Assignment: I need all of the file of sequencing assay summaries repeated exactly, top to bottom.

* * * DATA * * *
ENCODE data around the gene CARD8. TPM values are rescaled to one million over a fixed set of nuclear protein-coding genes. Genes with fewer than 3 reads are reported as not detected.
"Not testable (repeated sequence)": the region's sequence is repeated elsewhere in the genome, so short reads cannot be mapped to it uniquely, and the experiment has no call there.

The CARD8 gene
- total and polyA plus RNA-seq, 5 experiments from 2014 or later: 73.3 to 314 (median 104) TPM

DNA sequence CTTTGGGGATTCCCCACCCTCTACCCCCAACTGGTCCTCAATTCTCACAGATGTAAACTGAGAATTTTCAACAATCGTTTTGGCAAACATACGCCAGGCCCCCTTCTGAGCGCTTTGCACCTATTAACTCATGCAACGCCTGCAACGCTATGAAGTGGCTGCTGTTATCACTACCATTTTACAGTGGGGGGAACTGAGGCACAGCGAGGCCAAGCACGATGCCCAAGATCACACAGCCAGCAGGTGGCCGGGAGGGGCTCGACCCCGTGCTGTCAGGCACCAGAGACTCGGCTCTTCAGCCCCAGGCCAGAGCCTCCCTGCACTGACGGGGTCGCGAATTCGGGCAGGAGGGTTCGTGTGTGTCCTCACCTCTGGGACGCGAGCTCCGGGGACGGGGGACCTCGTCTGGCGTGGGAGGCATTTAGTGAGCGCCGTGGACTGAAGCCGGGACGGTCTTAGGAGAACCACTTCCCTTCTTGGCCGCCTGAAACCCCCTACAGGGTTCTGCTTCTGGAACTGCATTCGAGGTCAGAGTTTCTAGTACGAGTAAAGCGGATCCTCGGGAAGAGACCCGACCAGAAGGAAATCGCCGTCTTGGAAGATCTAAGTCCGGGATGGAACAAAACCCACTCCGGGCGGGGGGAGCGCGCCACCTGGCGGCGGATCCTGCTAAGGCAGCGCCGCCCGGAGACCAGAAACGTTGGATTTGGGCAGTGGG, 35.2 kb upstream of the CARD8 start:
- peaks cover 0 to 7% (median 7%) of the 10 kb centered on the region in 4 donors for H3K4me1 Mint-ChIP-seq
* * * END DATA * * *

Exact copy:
ENCODE data around the gene CARD8. TPM values are rescaled to one million over a fixed set of nuclear protein-coding genes. Genes with fewer than 3 reads are reported as not detected.
"Not testable (repeated sequence)": the region's sequence is repeated elsewhere in the genome, so short reads cannot be mapped to it uniquely, and the experiment has no call there.

The CARD8 gene
- total and polyA plus RNA-seq, 5 experiments from 2014 or later: 73.3 to 314 (median 104) TPM

DNA sequence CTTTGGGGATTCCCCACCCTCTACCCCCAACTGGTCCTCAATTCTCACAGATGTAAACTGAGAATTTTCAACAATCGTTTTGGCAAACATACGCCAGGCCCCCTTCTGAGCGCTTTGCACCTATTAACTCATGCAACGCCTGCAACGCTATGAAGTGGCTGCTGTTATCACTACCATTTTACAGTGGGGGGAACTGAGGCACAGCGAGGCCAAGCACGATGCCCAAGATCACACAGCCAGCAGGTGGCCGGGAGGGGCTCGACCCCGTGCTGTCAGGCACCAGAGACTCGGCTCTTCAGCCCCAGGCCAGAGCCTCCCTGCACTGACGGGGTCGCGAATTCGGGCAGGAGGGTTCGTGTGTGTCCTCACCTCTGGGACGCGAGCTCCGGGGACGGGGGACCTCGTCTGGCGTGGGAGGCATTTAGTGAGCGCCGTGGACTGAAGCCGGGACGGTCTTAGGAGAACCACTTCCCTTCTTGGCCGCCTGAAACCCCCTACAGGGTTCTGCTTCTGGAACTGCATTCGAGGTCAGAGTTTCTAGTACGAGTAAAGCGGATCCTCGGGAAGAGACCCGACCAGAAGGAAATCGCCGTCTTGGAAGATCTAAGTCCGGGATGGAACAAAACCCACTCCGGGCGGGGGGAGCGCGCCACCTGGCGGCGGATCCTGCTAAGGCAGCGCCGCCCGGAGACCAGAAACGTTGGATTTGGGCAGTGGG, 35.2 kb upstream of the CARD8 start:
- peaks cover 0 to 7% (median 7%) of the 10 kb centered on the region in 4 donors for H3K4me1 Mint-ChIP-seq